That winning feeling

He considers himself a winner, but some might wonder how he’s come to that conclusion. His body is bruised and scarred from numerous beatings. His life on the road has left its mark too. On top of it all, he’s lost his freedom, and the likelihood of execution is looming over him.1

He had a promising start, born with the top grade of citizenship that could have opened so many doors.2 Yet since embracing the new faith, he was falsely imprisoned on numerous occasions,3 violently interrogated,4 shipwrecked three times,5 and even stoned once!6 He narrowly escaped several conspiracies,7 but he certainly didn’t escape all violence.

Nor was it just the ferocious opposition and rejection—he also faced poverty and want. He wrote, “To this very hour we go hungry and thirsty, we are in rags, we are brutally treated, we are homeless. … We have become the scum of the earth, the garbage of the world.”8 All in all, he had a lot of troubles, to the point that sometimes his life seemed unendurable.9

Under these circumstances, it seems almost beyond belief that he can boldly declare: “I have fought the good fight, I have finished the race, and I have remained faithful. And now the prize awaits me—the crown of righteousness, which the Lord, the righteous Judge, will give me on the day of his return.”10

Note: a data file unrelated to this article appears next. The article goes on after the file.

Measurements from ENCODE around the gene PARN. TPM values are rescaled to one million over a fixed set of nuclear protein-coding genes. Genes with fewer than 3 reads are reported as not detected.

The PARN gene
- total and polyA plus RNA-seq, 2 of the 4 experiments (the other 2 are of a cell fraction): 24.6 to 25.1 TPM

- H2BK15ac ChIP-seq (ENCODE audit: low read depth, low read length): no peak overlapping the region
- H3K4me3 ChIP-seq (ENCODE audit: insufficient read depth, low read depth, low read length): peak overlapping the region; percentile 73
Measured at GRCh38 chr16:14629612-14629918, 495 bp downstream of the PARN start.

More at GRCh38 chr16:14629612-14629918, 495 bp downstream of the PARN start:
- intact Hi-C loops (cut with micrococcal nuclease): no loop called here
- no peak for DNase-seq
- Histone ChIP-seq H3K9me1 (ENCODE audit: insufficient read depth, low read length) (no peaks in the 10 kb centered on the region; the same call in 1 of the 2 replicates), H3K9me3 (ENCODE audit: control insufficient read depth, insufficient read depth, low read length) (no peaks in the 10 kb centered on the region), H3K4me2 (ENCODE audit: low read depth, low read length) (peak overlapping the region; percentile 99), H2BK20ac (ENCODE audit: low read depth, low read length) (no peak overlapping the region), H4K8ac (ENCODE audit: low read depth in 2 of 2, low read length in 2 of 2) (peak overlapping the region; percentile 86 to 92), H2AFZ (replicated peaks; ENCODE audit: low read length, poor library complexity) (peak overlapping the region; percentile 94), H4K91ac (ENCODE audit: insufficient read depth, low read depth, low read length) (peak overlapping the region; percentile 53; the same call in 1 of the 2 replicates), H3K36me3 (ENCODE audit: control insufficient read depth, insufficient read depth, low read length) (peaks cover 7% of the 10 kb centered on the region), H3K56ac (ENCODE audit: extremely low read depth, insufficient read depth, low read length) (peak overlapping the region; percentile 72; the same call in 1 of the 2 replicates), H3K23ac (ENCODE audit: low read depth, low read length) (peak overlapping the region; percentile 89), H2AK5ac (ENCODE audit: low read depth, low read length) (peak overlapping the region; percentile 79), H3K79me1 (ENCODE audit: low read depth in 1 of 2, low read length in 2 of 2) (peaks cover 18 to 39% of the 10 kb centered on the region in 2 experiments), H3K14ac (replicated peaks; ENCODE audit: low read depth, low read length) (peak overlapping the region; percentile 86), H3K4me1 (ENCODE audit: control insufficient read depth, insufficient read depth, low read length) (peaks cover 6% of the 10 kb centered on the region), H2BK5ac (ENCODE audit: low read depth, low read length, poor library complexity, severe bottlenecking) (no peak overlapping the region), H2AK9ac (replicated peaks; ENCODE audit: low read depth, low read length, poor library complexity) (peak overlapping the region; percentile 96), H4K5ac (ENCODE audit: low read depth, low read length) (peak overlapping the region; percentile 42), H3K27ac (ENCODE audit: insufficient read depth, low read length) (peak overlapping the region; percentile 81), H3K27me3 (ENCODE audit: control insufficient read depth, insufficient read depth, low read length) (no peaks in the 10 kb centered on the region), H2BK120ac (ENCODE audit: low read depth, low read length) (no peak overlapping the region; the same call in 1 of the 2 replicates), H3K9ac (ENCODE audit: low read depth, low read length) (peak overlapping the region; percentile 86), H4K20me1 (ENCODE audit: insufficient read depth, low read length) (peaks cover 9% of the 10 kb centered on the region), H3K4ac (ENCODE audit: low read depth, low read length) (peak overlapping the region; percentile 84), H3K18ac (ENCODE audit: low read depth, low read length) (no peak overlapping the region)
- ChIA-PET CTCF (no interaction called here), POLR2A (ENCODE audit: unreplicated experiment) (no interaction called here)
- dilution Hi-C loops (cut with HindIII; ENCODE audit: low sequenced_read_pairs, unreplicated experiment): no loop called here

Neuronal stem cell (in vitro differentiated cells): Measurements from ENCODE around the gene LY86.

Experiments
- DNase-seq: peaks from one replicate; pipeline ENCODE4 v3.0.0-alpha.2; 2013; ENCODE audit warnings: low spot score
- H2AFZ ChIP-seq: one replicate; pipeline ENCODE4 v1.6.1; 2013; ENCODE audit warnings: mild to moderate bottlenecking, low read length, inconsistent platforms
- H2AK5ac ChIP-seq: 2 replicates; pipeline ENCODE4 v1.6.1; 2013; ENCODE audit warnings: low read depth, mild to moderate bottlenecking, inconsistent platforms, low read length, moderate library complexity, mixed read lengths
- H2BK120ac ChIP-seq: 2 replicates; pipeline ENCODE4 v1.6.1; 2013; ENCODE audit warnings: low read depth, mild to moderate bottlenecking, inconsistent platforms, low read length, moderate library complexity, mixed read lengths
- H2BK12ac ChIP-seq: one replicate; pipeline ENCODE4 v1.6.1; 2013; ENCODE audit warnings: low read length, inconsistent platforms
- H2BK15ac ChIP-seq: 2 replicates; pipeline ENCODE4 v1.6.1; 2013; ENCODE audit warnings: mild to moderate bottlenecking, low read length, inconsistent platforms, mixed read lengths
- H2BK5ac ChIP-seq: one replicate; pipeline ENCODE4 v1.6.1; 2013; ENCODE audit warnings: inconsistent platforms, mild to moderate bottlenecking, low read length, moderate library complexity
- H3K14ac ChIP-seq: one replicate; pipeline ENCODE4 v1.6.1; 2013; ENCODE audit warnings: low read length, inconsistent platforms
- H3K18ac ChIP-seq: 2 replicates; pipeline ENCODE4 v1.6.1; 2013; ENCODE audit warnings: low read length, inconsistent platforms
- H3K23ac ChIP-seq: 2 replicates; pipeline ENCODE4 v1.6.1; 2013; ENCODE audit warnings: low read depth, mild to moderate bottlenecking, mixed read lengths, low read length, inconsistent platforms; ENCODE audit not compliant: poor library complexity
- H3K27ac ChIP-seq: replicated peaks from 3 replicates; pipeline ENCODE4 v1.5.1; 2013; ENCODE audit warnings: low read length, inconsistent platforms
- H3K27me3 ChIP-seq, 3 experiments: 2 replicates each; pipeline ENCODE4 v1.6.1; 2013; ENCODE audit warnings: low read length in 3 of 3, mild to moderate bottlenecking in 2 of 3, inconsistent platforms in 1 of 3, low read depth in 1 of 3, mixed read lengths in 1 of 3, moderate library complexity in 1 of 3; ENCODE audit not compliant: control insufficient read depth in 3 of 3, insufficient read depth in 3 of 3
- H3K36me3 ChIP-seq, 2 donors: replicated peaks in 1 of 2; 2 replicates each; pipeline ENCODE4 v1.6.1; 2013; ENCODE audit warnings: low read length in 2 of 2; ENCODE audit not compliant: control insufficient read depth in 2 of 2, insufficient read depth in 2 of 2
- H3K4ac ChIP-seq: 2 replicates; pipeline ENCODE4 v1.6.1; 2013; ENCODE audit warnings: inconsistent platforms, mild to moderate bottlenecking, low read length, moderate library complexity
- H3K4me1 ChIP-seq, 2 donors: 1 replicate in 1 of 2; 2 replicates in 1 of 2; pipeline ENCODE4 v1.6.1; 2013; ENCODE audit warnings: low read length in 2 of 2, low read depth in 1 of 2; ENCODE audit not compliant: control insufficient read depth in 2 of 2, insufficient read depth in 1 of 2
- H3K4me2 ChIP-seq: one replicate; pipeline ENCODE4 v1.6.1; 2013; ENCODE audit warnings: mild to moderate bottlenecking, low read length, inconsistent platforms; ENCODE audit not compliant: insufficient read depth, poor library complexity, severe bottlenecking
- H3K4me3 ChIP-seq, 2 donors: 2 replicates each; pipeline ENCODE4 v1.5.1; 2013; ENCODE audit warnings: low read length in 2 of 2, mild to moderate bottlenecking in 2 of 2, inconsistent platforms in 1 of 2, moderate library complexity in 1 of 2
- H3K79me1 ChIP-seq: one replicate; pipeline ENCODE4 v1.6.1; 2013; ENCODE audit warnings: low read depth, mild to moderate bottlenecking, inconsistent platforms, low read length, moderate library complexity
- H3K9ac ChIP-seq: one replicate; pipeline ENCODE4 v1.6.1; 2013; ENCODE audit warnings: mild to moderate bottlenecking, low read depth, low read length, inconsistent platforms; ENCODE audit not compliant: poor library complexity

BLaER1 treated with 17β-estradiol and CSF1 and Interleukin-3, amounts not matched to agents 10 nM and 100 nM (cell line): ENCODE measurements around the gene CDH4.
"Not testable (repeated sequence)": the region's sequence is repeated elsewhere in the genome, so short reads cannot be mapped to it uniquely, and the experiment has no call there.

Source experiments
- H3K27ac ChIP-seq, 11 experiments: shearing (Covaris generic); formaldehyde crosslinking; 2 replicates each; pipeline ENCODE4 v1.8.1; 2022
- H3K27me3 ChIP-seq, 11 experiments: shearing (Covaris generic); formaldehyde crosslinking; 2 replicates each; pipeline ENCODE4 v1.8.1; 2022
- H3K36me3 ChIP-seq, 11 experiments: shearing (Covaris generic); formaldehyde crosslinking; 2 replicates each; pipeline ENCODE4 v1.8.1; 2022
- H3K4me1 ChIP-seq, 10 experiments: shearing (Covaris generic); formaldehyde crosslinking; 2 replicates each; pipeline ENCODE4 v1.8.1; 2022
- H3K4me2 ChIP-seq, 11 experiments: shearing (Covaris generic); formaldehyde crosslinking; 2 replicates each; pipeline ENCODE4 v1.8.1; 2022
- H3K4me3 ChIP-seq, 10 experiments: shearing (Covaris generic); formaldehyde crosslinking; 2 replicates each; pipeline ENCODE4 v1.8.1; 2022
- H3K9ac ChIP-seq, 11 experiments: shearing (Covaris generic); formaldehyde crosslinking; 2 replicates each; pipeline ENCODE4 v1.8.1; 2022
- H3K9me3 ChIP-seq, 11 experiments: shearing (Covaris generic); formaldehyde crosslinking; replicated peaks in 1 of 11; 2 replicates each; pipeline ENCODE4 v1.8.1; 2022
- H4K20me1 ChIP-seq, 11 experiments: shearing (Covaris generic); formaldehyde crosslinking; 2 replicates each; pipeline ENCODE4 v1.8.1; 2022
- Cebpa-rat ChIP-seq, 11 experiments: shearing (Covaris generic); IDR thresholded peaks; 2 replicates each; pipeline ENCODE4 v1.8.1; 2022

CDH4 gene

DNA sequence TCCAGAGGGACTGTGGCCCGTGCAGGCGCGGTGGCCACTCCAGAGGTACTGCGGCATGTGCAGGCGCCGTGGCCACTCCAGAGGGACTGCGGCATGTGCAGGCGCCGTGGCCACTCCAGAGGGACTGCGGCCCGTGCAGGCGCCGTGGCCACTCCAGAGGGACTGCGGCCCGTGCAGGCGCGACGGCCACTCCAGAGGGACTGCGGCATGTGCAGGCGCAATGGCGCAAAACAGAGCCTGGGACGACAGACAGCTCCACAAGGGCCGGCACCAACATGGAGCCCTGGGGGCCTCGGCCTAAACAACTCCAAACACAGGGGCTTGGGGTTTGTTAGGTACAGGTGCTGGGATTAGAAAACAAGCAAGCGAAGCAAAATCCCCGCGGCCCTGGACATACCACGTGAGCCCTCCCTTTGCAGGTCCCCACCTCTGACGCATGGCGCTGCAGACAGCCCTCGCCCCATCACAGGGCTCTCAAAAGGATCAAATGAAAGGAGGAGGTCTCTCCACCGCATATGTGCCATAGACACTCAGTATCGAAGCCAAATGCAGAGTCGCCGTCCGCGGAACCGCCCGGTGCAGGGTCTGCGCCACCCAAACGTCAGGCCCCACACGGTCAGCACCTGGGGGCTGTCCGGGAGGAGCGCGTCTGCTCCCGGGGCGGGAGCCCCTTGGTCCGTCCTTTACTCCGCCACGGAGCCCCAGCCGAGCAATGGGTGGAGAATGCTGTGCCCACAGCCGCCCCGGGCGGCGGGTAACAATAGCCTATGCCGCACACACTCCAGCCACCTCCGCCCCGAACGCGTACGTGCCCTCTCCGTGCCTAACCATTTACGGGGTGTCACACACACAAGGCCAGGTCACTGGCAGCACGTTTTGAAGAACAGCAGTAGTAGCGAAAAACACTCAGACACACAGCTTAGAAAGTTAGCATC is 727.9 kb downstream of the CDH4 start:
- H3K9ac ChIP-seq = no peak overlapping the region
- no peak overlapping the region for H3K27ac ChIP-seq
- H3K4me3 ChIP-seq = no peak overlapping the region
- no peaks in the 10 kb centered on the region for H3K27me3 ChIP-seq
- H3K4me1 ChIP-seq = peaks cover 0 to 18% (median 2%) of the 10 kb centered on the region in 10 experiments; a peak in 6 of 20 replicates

Paul considered himself a winner because any outward appearance of failure was dispelled by the inner satisfaction of knowing that he had done what God expected of him. He had secured the ultimate win—and we can too, if we use our gifts and time for God’s glory. (Hopefully, our own unique life path will include a lot less battering than the valiant apostle Paul’s!)

  1. See 2 Timothy 2:9.
  2. See Acts 22:28.
  3. See Acts 16:19–25; 21:27–33.
  4. See Acts 22:22–24.
  5. See 2 Corinthians 11:25.
  6. Ibid.
  7. See Acts 9:23–25; 23:12–15.
  8. 1 Corinthians 4:11,13 NIV
  9. See 2 Corinthians 1:8.
  10. 2 Timothy 4:7–8 NLT